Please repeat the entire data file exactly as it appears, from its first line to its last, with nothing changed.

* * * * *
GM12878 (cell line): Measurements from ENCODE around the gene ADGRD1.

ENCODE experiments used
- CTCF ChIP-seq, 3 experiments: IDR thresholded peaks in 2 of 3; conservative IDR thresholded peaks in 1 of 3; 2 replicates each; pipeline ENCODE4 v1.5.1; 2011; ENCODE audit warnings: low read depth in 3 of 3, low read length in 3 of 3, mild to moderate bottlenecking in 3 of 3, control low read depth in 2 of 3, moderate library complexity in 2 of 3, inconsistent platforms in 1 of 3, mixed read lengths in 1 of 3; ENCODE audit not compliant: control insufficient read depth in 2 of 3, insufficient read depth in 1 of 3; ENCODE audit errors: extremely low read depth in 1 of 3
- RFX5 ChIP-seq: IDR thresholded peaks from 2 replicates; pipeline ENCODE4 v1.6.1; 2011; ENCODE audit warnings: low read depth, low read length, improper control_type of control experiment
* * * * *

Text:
GM12878 (cell line): Measurements from ENCODE around the gene ADGRD1.

ENCODE experiments used
- CTCF ChIP-seq, 3 experiments: IDR thresholded peaks in 2 of 3; conservative IDR thresholded peaks in 1 of 3; 2 replicates each; pipeline ENCODE4 v1.5.1; 2011; ENCODE audit warnings: low read depth in 3 of 3, low read length in 3 of 3, mild to moderate bottlenecking in 3 of 3, control low read depth in 2 of 3, moderate library complexity in 2 of 3, inconsistent platforms in 1 of 3, mixed read lengths in 1 of 3; ENCODE audit not compliant: control insufficient read depth in 2 of 3, insufficient read depth in 1 of 3; ENCODE audit errors: extremely low read depth in 1 of 3
- RFX5 ChIP-seq: IDR thresholded peaks from 2 replicates; pipeline ENCODE4 v1.6.1; 2011; ENCODE audit warnings: low read depth, low read length, improper control_type of control experiment